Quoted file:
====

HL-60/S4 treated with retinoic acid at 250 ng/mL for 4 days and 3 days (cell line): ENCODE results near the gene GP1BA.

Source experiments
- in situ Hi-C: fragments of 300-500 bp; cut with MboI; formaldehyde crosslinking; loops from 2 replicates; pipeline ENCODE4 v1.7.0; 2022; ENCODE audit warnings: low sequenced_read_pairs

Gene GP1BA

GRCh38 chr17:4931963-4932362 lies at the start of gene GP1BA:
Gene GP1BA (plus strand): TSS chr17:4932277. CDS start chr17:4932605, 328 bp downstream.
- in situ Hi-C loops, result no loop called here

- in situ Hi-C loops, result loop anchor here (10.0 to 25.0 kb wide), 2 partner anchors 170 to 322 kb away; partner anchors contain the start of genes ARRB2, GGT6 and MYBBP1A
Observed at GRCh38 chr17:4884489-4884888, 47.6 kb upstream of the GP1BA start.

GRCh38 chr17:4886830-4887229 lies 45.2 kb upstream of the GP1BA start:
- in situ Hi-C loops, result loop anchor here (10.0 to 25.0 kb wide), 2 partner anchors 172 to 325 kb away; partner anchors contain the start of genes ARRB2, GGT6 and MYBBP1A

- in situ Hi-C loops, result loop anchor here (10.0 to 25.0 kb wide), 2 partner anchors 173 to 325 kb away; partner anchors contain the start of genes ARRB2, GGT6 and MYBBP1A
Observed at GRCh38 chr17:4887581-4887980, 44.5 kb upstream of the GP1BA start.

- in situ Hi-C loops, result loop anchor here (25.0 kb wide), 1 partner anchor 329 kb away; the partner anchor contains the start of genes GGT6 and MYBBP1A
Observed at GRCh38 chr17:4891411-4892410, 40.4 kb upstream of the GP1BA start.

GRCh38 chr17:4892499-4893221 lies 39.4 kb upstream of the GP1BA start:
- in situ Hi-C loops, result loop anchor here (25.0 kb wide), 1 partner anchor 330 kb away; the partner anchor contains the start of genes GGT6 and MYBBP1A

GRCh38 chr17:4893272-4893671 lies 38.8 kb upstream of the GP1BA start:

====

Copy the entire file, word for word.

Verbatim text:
HL-60/S4 treated with retinoic acid at 250 ng/mL for 4 days and 3 days (cell line): ENCODE results near the gene GP1BA.

Source experiments
- in situ Hi-C: fragments of 300-500 bp; cut with MboI; formaldehyde crosslinking; loops from 2 replicates; pipeline ENCODE4 v1.7.0; 2022; ENCODE audit warnings: low sequenced_read_pairs

Gene GP1BA

GRCh38 chr17:4931963-4932362 lies at the start of gene GP1BA:
Gene GP1BA (plus strand): TSS chr17:4932277. CDS start chr17:4932605, 328 bp downstream.
- in situ Hi-C loops, result no loop called here

- in situ Hi-C loops, result loop anchor here (10.0 to 25.0 kb wide), 2 partner anchors 170 to 322 kb away; partner anchors contain the start of genes ARRB2, GGT6 and MYBBP1A
Observed at GRCh38 chr17:4884489-4884888, 47.6 kb upstream of the GP1BA start.

GRCh38 chr17:4886830-4887229 lies 45.2 kb upstream of the GP1BA start:
- in situ Hi-C loops, result loop anchor here (10.0 to 25.0 kb wide), 2 partner anchors 172 to 325 kb away; partner anchors contain the start of genes ARRB2, GGT6 and MYBBP1A

- in situ Hi-C loops, result loop anchor here (10.0 to 25.0 kb wide), 2 partner anchors 173 to 325 kb away; partner anchors contain the start of genes ARRB2, GGT6 and MYBBP1A
Observed at GRCh38 chr17:4887581-4887980, 44.5 kb upstream of the GP1BA start.

- in situ Hi-C loops, result loop anchor here (25.0 kb wide), 1 partner anchor 329 kb away; the partner anchor contains the start of genes GGT6 and MYBBP1A
Observed at GRCh38 chr17:4891411-4892410, 40.4 kb upstream of the GP1BA start.

GRCh38 chr17:4892499-4893221 lies 39.4 kb upstream of the GP1BA start:
- in situ Hi-C loops, result loop anchor here (25.0 kb wide), 1 partner anchor 330 kb away; the partner anchor contains the start of genes GGT6 and MYBBP1A

GRCh38 chr17:4893272-4893671 lies 38.8 kb upstream of the GP1BA start: